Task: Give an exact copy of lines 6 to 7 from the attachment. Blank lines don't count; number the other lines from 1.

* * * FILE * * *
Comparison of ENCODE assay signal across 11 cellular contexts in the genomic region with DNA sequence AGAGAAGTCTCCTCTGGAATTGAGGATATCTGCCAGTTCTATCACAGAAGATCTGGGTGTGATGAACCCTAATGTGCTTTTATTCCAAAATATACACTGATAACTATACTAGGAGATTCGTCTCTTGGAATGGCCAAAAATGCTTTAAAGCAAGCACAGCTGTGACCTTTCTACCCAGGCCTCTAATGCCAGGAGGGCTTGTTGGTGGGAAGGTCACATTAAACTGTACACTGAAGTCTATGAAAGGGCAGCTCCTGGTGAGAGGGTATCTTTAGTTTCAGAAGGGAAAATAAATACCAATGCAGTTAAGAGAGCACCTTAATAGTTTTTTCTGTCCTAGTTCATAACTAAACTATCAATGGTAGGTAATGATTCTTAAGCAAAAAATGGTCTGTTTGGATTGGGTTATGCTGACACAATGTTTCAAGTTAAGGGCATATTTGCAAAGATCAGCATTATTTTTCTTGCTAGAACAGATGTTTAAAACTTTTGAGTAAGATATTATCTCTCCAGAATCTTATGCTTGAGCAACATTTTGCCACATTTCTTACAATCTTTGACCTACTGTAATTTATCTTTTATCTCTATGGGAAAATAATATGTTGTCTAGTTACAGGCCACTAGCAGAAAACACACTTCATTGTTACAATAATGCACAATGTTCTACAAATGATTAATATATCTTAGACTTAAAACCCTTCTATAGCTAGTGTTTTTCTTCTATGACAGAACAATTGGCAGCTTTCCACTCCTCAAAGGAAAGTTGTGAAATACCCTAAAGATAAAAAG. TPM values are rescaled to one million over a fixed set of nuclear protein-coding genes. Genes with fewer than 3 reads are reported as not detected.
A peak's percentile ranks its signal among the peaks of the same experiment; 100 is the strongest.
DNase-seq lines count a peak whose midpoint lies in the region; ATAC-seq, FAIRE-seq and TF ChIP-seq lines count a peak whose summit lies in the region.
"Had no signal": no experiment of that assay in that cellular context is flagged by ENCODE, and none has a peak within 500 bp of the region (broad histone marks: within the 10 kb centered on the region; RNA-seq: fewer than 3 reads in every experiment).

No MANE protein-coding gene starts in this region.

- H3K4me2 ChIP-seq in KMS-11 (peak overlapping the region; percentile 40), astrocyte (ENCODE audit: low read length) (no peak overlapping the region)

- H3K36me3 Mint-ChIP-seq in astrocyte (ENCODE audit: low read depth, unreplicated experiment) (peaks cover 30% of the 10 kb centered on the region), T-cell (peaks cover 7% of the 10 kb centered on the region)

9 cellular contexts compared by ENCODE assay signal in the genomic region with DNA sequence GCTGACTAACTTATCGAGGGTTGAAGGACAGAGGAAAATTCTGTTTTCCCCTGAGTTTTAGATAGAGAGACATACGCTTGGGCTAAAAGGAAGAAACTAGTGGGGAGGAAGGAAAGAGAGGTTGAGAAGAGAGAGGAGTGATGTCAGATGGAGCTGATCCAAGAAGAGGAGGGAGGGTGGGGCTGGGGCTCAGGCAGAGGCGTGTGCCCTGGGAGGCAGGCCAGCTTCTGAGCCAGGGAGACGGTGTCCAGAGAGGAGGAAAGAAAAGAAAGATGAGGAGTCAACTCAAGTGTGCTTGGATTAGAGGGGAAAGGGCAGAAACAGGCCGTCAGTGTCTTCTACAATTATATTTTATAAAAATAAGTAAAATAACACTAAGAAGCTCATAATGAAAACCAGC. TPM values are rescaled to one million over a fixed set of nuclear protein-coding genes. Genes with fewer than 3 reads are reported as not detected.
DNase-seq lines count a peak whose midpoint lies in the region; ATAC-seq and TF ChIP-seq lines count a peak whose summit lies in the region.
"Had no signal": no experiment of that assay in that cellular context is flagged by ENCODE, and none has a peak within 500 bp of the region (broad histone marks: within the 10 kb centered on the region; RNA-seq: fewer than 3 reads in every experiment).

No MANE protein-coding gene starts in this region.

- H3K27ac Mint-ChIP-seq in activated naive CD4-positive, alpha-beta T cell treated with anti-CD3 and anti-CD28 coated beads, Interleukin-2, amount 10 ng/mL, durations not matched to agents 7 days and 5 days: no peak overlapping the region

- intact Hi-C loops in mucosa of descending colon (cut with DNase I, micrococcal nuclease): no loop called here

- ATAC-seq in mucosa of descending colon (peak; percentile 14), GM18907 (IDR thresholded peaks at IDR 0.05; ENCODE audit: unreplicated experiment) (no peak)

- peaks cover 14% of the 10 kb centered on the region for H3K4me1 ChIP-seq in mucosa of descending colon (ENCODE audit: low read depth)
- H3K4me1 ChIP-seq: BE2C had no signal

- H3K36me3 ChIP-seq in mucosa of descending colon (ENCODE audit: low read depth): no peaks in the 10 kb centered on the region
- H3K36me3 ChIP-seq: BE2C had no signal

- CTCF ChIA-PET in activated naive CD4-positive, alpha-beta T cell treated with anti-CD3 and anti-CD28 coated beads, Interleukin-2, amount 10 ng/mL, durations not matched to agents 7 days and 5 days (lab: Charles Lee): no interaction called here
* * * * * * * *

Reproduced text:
- H3K4me2 ChIP-seq in KMS-11 (peak overlapping the region; percentile 40), astrocyte (ENCODE audit: low read length) (no peak overlapping the region)

- H3K36me3 Mint-ChIP-seq in astrocyte (ENCODE audit: low read depth, unreplicated experiment) (peaks cover 30% of the 10 kb centered on the region), T-cell (peaks cover 7% of the 10 kb centered on the region)